by Brian Levitt, Global Market Strategist, Invesco
A hiring slump
The number of U.S. hiring announcements in January and February were the lightest they’ve been in the first two months of the year since 2016.
Policymakers in the spotlight
If the mid-March banking crisis was any indication, policymakers stand ready to respond if further financial challenges unfold.
As we pass the three-year anniversary of the U.S. COVID-19 shutdown, I calculate where a hypothetical investor could be today if they stuck with equities throughout.
Sell in February and avoid the misery? It doesn’t have the same ring to it as “sell in May and go away.” Nonetheless, the early months of the Gregorian calendar have been challenging in recent years: A pandemic and a global shutdown in 2020, the Russian invasion of Ukraine in 2022, and bank failures in 2023. It’s enough to have me looking for a new seasonal investment adage, but I can’t find adequate words to rhyme with February and March. That’s OK — I don’t believe in calendar-based adages anyway. Besides, even if Credit Suisse was a reminder to beware the ides of March, the swift responses from U.S. and Swiss policymakers could have hopes springing that the worst is behind us. We shall see.
Let’s march on to the analysis.
A ‘keep it simple’ strategy
As always, we start with three simple questions.
- Where are we in the business cycle? The most anticipated U.S. recession in memory hasn’t arrived, but that doesn’t mean it’s not coming. Banks have already been tightening lending standards, and the recent tumult in the financial system should exacerbate the risk aversion of bankers. If there’s good news, it is that the U.S. equity market had likely already priced for a mild recession.1
- What’s the market telling us about the direction of the U.S. economy? The recent deterioration in market sentiment (for example, wider corporate bond spreads2, stronger U.S. dollar3) signals that hopes for a “soft landing” in the economy have faded.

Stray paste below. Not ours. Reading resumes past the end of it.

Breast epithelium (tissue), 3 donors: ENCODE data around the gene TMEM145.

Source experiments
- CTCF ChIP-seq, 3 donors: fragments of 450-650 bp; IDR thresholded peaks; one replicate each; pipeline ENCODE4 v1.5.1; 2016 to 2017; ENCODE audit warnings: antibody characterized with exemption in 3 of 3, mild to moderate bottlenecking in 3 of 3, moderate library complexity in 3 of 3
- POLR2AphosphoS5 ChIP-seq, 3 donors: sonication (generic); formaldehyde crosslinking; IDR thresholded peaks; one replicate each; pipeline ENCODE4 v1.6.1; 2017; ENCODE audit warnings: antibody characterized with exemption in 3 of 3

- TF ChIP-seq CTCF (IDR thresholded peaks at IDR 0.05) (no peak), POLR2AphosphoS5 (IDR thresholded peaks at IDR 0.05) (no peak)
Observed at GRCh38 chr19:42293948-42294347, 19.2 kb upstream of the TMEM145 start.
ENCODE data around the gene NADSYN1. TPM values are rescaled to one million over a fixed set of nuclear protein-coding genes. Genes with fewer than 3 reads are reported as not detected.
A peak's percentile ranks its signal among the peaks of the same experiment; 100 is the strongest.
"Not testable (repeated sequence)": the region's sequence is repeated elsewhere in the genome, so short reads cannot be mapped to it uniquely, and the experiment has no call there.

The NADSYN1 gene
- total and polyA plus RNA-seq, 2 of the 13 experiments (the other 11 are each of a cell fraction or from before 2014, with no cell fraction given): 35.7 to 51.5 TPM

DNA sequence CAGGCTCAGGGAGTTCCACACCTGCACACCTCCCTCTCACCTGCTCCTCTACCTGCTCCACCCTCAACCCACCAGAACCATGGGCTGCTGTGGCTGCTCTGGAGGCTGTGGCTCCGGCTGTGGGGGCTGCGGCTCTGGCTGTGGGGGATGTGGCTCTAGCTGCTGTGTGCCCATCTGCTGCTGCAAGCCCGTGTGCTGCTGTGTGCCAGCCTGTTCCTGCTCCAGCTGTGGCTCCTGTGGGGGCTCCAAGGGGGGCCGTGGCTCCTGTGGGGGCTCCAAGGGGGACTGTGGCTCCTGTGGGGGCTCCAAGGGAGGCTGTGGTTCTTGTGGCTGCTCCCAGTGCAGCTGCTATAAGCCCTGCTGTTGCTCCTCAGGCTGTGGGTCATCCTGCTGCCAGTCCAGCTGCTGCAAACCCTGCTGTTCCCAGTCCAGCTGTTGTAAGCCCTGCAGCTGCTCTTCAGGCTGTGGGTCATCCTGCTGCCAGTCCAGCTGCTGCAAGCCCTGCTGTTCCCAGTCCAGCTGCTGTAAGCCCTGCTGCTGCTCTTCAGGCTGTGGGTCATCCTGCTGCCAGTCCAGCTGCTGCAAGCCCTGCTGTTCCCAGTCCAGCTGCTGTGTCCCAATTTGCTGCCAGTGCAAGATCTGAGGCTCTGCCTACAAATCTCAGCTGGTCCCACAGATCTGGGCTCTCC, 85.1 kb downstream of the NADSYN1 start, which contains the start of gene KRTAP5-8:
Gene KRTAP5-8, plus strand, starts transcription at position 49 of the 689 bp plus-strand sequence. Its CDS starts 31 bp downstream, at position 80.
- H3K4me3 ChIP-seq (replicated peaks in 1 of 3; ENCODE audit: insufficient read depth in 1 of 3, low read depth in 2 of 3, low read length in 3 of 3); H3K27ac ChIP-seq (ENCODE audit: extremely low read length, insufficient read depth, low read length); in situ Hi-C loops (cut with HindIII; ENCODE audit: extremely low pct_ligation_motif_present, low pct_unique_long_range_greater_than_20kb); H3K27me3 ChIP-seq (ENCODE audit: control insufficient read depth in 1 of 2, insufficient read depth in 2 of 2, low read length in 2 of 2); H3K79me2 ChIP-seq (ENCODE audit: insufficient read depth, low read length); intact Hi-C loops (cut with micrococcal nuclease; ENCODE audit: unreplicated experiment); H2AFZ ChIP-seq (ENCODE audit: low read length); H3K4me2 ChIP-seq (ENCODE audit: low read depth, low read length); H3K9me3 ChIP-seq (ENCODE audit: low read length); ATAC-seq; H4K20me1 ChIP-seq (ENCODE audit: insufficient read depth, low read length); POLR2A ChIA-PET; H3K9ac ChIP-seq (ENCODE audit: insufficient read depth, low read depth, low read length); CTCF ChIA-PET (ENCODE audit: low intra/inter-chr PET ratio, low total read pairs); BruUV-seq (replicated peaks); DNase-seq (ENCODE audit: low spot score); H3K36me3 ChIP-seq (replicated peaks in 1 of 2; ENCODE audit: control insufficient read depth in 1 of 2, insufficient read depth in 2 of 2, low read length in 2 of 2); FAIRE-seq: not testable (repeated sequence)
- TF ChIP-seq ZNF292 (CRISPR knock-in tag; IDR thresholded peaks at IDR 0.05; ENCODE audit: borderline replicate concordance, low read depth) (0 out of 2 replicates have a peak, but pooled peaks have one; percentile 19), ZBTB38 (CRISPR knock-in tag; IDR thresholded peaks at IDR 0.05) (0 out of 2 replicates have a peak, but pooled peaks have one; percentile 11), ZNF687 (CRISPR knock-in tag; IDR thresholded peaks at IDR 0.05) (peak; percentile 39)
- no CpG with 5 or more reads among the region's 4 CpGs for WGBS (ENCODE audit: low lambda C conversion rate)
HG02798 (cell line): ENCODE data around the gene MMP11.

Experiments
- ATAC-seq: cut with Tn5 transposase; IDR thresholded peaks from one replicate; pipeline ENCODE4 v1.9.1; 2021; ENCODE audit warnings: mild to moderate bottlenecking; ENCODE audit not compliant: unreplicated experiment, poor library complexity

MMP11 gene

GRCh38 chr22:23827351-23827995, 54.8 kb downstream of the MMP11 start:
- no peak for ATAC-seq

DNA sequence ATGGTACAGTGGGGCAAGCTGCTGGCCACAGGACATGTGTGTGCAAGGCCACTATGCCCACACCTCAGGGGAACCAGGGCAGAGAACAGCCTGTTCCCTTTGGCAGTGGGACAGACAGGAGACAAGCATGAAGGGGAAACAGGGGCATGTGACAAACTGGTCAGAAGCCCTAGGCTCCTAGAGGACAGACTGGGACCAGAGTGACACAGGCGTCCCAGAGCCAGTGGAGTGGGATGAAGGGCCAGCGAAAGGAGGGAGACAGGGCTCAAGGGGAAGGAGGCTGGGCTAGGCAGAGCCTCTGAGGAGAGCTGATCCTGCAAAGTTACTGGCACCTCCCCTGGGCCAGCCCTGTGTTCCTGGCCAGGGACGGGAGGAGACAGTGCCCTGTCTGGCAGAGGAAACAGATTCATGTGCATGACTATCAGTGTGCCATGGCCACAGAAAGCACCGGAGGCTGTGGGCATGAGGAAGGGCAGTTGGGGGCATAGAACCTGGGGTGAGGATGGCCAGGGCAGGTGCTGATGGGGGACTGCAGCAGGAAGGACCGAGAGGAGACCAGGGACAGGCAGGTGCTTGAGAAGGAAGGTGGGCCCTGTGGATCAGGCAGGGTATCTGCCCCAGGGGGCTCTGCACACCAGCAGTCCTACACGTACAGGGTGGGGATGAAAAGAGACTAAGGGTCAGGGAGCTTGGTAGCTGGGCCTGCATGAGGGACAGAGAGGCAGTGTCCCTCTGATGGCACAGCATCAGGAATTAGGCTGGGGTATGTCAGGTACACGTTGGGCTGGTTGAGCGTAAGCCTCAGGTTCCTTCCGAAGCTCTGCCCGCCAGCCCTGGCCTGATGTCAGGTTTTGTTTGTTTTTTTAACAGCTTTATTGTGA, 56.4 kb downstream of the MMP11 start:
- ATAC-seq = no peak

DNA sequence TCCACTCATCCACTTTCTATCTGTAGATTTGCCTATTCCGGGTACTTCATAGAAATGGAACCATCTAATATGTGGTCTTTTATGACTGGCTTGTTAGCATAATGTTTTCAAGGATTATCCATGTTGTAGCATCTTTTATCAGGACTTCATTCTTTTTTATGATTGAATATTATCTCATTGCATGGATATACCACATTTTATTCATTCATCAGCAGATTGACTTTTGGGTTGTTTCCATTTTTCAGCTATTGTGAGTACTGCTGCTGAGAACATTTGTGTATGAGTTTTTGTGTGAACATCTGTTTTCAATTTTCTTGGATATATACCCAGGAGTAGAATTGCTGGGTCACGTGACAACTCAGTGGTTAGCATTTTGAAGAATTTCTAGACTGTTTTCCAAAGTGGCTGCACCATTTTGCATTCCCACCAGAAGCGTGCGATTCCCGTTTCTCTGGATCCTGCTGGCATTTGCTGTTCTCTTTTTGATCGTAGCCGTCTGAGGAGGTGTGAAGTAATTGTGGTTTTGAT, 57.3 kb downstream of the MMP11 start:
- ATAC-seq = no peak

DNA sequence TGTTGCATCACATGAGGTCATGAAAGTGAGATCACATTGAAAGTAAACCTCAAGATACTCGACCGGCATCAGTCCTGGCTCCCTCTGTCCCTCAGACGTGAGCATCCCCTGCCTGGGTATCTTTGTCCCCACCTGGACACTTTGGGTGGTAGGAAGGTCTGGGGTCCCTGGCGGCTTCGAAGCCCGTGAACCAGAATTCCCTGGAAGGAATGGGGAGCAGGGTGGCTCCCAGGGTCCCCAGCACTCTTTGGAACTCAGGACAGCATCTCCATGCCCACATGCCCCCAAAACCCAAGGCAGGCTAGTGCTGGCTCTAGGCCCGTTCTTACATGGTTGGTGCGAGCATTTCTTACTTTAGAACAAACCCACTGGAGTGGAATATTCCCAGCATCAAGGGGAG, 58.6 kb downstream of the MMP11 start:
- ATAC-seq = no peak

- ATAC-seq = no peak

- What will be the policy response? Inflation at 6%.4 Bank failures. Rock meets hard place. That said, the market appears to be turning its attention away from the lagging inflation data and prepping for the U.S. Federal Reserve to call it quits.
Tactically, we maintain a defensive posture — fixed income over stocks, defensive sectors/factors over cyclical sectors/factors — as we anticipate tighter lending standards to have an impact on growth and profits.
The national conversation
The failure of Silicon Valley Bank revealed that over 90% of its deposits were above the $250,000 Federal Deposit Insurance Corporation (FDIC) limit.5 It was a long weekend for Chief Financial Officers of many technology start-up businesses and life science companies, who were waiting to learn if or when they would receive access to their cash. Ultimately, it was decided that the FDIC would fully protect depositors with no limit.
Markets breathed a sigh of relief. Pundits cried “moral hazard.” Some even went so far as to channel their inner Andrew Mellon, calling “to purge the rottenness from the system.” For what it’s worth, the purging didn’t work out so well last time.
Speaking of moral hazard, my friend reached out to ask if he should now take his deposits to the riskiest bank offering the highest deposit rate.
Me: Do you have more than $250,000 in a bank account?
Me: If you did would you be willing to risk that the FDIC may not back all uninsured deposits the next time?
Me: Why did you call me?
Regardless of where you stand in this debate, the takeaway is that greater regulation is expected for the regional banks. Looks like slower nominal growth ahead.
It may be confirmation bias, but …
… the job market may finally be slowing. The number of U.S. hiring announcements in January and February were the lightest they’ve been in the first two months of the year since 2016.6